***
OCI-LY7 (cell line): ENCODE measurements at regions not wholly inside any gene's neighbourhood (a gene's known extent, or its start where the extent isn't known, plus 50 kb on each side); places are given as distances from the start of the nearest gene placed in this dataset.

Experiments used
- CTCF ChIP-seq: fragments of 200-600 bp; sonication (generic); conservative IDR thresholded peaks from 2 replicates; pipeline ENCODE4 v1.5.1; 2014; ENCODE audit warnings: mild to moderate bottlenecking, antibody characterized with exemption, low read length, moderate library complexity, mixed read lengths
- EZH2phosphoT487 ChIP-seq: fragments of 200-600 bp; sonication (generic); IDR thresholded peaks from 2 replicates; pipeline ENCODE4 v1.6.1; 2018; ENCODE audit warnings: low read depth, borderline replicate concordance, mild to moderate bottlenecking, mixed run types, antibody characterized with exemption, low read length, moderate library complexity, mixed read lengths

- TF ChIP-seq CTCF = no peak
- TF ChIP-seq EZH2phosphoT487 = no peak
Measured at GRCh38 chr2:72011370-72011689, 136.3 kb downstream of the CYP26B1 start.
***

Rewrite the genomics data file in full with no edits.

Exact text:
OCI-LY7 (cell line): ENCODE measurements at regions not wholly inside any gene's neighbourhood (a gene's known extent, or its start where the extent isn't known, plus 50 kb on each side); places are given as distances from the start of the nearest gene placed in this dataset.

Experiments used
- CTCF ChIP-seq: fragments of 200-600 bp; sonication (generic); conservative IDR thresholded peaks from 2 replicates; pipeline ENCODE4 v1.5.1; 2014; ENCODE audit warnings: mild to moderate bottlenecking, antibody characterized with exemption, low read length, moderate library complexity, mixed read lengths
- EZH2phosphoT487 ChIP-seq: fragments of 200-600 bp; sonication (generic); IDR thresholded peaks from 2 replicates; pipeline ENCODE4 v1.6.1; 2018; ENCODE audit warnings: low read depth, borderline replicate concordance, mild to moderate bottlenecking, mixed run types, antibody characterized with exemption, low read length, moderate library complexity, mixed read lengths

- TF ChIP-seq CTCF = no peak
- TF ChIP-seq EZH2phosphoT487 = no peak
Measured at GRCh38 chr2:72011370-72011689, 136.3 kb downstream of the CYP26B1 start.